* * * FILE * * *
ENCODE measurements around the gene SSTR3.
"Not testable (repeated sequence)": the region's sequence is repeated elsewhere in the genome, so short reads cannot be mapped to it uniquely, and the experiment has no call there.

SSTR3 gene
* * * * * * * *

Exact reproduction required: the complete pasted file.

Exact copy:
ENCODE measurements around the gene SSTR3.
"Not testable (repeated sequence)": the region's sequence is repeated elsewhere in the genome, so short reads cannot be mapped to it uniquely, and the experiment has no call there.

SSTR3 gene